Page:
Amy Schumer can be lacerating. She's also sometimes more likely to leave your jaw hanging open than to make you laugh, which is one of the downsides of comedy that's crafted to make a point: There's often something lecture-y about it, as if we're being made to atone for years of laughing at plain old dumb stuff. That's the price we pay when we wish -- as we all do -- for smart comedy, and Trainwreck, if nothing else, strives to be smart.
Trainwreck is Schumer's first starring movie role; she also wrote the script. And while the picture is occasionally very funny -- because when she lets loose, Schumer does have a fantastic, loosey-goosey wiliness — it also feels carefully constructed to make its points, chief among them that men can get away with all kinds of bad or crazy behavior that women can't.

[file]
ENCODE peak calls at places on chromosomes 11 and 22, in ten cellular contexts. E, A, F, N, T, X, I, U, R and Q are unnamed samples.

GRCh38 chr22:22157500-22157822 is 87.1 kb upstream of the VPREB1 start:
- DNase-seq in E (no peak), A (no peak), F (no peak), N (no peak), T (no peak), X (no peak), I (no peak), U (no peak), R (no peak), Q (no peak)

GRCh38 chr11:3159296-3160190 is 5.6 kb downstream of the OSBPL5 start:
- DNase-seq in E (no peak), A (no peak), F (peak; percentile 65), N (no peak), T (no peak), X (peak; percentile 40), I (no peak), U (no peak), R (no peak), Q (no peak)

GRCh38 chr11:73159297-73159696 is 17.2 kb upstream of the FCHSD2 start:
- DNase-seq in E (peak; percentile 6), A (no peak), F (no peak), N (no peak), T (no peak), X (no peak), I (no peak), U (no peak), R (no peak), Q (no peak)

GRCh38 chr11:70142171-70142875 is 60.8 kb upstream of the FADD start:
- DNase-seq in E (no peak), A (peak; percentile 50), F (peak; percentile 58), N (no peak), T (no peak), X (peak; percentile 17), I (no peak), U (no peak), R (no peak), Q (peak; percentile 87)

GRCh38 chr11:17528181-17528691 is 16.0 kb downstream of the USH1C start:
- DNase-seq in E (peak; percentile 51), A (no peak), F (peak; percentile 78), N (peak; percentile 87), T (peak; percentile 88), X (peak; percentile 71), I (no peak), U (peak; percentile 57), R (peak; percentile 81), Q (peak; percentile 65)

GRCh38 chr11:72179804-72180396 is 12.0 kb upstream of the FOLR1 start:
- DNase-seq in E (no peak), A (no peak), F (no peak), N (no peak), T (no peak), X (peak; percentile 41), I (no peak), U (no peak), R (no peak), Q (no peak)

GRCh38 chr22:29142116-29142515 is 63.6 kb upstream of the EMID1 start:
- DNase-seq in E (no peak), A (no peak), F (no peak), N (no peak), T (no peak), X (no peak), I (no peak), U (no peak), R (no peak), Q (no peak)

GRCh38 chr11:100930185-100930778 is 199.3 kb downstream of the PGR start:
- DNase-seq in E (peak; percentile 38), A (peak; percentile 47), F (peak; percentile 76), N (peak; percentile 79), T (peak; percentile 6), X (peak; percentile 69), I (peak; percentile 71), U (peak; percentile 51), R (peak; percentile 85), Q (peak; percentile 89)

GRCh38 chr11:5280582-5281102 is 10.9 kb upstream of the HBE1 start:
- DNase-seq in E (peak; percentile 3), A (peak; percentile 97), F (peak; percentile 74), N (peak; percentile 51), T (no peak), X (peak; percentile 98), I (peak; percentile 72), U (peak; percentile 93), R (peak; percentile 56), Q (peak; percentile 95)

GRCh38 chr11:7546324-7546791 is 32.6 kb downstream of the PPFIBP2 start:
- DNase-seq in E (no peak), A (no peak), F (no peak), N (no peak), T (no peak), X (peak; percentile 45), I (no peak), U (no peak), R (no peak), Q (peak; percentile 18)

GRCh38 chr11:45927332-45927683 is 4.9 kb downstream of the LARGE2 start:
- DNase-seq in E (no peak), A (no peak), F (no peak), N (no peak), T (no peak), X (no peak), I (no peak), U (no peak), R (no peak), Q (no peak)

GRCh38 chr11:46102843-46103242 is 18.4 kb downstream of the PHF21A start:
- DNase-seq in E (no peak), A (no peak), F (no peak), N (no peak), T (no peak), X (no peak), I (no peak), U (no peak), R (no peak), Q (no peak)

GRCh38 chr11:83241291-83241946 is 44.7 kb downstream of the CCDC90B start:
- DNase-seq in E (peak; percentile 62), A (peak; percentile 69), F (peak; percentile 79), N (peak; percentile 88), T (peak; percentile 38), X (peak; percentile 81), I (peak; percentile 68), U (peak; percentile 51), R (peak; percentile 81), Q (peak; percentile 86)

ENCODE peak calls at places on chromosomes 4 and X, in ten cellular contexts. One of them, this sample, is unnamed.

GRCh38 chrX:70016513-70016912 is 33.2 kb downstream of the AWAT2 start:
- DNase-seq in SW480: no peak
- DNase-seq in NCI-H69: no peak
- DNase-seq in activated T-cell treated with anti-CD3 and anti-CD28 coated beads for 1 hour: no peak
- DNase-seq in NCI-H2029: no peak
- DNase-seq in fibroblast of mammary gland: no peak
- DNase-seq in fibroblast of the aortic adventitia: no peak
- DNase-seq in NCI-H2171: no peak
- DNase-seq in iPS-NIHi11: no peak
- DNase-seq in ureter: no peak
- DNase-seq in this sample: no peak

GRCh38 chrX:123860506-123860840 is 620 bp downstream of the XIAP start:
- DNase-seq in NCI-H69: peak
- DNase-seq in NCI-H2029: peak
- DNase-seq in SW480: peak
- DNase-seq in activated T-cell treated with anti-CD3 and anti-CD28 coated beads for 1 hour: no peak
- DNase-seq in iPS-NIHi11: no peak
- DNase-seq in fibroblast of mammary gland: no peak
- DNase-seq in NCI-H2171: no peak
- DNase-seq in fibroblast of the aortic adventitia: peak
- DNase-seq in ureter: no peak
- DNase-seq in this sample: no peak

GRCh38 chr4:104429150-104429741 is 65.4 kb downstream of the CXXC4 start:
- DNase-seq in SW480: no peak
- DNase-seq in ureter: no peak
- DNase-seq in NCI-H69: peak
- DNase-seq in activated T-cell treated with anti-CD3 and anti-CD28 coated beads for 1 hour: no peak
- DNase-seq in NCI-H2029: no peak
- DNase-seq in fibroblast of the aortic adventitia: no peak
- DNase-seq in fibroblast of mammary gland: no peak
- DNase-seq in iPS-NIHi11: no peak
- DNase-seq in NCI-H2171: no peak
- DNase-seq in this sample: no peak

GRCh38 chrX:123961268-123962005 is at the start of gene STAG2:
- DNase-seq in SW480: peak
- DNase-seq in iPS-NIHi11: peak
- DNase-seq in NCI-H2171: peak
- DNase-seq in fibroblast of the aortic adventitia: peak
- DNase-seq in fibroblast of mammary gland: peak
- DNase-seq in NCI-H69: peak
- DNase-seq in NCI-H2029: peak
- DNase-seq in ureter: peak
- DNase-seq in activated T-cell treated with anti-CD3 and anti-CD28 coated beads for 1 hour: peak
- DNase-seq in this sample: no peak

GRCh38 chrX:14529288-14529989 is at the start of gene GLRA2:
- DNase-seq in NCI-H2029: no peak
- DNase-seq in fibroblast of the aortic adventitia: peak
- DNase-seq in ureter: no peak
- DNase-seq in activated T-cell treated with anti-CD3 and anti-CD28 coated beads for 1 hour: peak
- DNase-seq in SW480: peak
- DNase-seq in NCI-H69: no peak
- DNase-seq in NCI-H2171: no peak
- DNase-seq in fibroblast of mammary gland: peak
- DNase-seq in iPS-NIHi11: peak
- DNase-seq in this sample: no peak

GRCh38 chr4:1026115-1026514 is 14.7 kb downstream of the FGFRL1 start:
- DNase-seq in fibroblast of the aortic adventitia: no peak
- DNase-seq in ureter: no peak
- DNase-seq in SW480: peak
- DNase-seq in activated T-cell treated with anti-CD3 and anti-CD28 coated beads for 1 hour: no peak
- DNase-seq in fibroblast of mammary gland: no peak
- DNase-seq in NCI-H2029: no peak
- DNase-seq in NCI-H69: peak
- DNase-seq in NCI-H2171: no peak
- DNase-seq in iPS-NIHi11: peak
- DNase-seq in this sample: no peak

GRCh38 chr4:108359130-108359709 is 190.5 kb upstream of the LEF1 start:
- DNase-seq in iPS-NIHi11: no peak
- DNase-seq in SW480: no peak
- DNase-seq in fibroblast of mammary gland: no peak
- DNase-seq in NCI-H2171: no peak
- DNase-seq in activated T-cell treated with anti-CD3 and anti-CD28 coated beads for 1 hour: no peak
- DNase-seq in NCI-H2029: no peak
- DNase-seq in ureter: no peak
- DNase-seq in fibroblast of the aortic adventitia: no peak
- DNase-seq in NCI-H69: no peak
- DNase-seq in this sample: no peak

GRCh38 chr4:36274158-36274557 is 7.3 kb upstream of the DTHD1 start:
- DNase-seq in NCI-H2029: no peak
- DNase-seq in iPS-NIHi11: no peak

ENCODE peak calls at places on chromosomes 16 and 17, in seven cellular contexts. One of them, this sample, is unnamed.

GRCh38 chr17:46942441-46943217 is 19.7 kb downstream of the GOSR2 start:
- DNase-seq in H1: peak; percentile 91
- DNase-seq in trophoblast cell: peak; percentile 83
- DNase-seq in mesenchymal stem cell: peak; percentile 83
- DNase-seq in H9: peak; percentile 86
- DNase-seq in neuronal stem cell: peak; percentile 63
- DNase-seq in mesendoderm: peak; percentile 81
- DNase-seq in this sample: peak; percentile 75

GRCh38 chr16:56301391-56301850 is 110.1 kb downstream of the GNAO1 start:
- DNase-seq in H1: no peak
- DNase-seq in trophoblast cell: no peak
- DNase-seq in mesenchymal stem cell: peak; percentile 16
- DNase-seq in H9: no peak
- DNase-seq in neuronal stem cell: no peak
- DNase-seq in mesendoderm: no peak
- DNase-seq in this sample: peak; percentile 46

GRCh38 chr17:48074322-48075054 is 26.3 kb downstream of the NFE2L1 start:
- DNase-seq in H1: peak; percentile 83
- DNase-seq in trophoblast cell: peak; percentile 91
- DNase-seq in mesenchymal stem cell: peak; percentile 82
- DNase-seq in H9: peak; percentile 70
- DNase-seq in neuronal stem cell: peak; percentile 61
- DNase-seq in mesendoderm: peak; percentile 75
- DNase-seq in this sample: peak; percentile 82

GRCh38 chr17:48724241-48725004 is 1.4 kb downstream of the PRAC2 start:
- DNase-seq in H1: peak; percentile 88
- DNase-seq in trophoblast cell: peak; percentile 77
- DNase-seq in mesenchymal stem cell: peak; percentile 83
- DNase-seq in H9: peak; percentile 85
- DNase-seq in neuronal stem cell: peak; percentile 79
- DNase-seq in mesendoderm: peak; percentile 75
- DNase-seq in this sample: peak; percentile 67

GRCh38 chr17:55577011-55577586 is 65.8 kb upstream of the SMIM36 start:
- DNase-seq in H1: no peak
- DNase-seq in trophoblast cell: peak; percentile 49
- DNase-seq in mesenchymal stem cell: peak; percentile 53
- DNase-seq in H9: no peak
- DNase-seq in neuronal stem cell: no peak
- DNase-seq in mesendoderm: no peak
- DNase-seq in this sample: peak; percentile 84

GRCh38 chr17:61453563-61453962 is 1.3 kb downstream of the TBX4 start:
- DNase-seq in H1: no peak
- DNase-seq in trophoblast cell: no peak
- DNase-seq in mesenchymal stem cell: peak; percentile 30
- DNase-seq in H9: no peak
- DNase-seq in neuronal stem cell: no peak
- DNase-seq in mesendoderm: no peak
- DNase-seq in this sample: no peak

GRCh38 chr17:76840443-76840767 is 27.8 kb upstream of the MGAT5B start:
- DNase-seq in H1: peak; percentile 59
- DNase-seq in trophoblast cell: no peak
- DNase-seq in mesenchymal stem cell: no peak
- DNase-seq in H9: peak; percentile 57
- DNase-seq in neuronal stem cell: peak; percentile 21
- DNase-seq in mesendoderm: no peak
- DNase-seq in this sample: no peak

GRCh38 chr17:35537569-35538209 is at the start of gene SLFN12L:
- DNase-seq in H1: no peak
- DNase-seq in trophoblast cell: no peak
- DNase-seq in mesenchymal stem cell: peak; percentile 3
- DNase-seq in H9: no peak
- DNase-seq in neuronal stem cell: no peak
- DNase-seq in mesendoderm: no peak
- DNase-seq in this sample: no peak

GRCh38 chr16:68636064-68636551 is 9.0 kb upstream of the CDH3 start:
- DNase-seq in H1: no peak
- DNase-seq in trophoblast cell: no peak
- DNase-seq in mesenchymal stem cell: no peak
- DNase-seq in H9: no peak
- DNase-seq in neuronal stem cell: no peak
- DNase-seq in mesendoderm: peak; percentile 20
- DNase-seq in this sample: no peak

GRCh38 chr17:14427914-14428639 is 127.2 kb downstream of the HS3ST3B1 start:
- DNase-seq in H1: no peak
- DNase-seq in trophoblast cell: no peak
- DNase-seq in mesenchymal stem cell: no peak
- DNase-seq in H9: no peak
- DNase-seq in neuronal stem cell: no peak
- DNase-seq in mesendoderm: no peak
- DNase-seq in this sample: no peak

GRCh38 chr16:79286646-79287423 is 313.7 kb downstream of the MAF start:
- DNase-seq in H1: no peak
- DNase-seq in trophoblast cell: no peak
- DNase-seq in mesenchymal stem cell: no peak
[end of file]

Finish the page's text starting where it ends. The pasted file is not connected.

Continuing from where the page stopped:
Schumer plays a hard-drinking magazine journalist who is determinedly uncommitted and noncommittal; her parents' marital breakup, years before, led her to doubt whether monogamy is even possible. Then she meets a sweet, successful, super-nerdy orthopedic surgeon, Bill Hader's Aaron, who's unlike anyone she's ever known. She falls for him, irrationally and almost immediately.
Schumer may be the writer and star, but Judd Apatow is the director, and in the end, you can't escape the feeling that somehow Schumer's vision has been wrestled into the template that nearly all of his movies, even the best ones, follow: one in which the comforts of conventional partnerships and family life are what we should all aspire to. Apatow and Schumer probably believe they've made a feminist picture, but this is a conventional movie dressed as a progressive one.